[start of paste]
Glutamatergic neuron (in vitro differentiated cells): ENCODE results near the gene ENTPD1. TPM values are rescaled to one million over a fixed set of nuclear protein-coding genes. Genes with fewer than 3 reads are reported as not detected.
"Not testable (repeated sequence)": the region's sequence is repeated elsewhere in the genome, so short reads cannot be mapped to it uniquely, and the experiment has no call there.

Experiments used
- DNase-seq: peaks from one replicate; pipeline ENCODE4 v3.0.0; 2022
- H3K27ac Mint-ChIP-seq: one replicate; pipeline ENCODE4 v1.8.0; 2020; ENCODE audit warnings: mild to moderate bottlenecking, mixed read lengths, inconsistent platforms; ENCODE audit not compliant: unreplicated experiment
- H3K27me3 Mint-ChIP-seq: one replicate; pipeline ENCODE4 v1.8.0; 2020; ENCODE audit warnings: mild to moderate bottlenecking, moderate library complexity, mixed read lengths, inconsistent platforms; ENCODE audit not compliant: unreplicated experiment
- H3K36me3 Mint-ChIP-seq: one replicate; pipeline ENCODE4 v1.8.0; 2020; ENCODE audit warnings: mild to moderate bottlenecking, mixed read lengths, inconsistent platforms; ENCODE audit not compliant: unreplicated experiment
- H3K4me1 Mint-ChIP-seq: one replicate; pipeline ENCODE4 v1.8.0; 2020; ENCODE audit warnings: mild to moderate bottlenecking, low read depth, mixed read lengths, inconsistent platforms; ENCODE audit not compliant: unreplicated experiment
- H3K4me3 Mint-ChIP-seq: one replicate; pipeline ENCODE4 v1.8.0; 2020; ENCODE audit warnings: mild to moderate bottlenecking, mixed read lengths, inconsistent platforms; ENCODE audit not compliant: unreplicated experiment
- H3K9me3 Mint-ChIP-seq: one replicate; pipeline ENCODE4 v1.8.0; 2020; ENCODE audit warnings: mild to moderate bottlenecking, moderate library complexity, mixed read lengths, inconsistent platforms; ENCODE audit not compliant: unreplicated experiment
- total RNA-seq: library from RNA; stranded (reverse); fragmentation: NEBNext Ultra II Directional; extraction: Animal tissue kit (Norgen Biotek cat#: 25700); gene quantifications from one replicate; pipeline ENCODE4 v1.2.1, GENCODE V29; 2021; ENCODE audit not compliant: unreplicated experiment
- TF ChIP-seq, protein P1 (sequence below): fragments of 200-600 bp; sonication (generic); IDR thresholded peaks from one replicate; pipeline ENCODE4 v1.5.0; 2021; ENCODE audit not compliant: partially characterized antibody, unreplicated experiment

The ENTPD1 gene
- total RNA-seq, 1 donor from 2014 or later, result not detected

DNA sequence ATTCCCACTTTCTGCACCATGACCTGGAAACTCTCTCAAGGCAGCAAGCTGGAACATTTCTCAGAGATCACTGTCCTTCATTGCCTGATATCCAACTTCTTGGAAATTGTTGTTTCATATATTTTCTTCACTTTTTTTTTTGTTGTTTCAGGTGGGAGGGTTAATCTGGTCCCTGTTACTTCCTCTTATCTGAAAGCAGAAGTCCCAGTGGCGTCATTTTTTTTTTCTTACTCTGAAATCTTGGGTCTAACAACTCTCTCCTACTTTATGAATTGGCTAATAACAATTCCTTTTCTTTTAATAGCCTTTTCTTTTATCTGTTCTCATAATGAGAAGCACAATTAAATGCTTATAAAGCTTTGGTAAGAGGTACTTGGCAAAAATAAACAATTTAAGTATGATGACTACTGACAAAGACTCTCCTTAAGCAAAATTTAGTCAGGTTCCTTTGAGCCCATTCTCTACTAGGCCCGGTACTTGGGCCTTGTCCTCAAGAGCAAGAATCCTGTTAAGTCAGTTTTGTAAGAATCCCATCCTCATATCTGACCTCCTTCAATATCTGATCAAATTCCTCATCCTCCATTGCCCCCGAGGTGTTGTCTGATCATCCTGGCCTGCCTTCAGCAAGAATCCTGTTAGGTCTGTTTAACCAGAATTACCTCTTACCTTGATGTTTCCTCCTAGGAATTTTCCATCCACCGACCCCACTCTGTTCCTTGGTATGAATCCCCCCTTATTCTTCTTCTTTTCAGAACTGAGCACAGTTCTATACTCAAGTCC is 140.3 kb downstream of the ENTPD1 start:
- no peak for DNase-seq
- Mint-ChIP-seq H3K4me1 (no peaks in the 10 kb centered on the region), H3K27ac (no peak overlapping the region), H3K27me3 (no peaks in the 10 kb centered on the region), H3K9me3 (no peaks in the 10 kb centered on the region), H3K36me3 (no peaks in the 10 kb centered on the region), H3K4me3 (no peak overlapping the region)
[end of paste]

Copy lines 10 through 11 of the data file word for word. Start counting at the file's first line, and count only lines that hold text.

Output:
- H3K9me3 Mint-ChIP-seq: one replicate; pipeline ENCODE4 v1.8.0; 2020; ENCODE audit warnings: mild to moderate bottlenecking, moderate library complexity, mixed read lengths, inconsistent platforms; ENCODE audit not compliant: unreplicated experiment
- total RNA-seq: library from RNA; stranded (reverse); fragmentation: NEBNext Ultra II Directional; extraction: Animal tissue kit (Norgen Biotek cat#: 25700); gene quantifications from one replicate; pipeline ENCODE4 v1.2.1, GENCODE V29; 2021; ENCODE audit not compliant: unreplicated experiment